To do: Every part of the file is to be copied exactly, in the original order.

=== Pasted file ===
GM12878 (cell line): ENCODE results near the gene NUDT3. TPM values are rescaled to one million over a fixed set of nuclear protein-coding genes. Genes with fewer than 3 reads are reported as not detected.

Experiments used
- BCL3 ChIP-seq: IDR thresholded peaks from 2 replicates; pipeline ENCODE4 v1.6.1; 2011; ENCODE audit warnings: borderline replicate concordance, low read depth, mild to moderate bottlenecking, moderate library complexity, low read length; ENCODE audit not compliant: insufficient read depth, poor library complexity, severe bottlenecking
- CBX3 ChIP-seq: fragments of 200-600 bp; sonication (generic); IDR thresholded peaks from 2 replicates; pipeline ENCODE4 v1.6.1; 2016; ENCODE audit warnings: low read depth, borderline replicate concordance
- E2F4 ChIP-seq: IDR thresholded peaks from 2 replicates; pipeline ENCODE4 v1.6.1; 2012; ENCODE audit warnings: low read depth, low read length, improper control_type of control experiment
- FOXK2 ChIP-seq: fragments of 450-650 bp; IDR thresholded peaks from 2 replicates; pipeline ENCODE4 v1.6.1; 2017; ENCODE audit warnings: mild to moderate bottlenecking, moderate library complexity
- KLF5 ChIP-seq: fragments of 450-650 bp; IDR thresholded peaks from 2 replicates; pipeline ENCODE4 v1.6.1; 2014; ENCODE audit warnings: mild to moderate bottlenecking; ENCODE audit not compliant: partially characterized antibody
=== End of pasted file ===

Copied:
GM12878 (cell line): ENCODE results near the gene NUDT3. TPM values are rescaled to one million over a fixed set of nuclear protein-coding genes. Genes with fewer than 3 reads are reported as not detected.

Experiments used
- BCL3 ChIP-seq: IDR thresholded peaks from 2 replicates; pipeline ENCODE4 v1.6.1; 2011; ENCODE audit warnings: borderline replicate concordance, low read depth, mild to moderate bottlenecking, moderate library complexity, low read length; ENCODE audit not compliant: insufficient read depth, poor library complexity, severe bottlenecking
- CBX3 ChIP-seq: fragments of 200-600 bp; sonication (generic); IDR thresholded peaks from 2 replicates; pipeline ENCODE4 v1.6.1; 2016; ENCODE audit warnings: low read depth, borderline replicate concordance
- E2F4 ChIP-seq: IDR thresholded peaks from 2 replicates; pipeline ENCODE4 v1.6.1; 2012; ENCODE audit warnings: low read depth, low read length, improper control_type of control experiment
- FOXK2 ChIP-seq: fragments of 450-650 bp; IDR thresholded peaks from 2 replicates; pipeline ENCODE4 v1.6.1; 2017; ENCODE audit warnings: mild to moderate bottlenecking, moderate library complexity
- KLF5 ChIP-seq: fragments of 450-650 bp; IDR thresholded peaks from 2 replicates; pipeline ENCODE4 v1.6.1; 2014; ENCODE audit warnings: mild to moderate bottlenecking; ENCODE audit not compliant: partially characterized antibody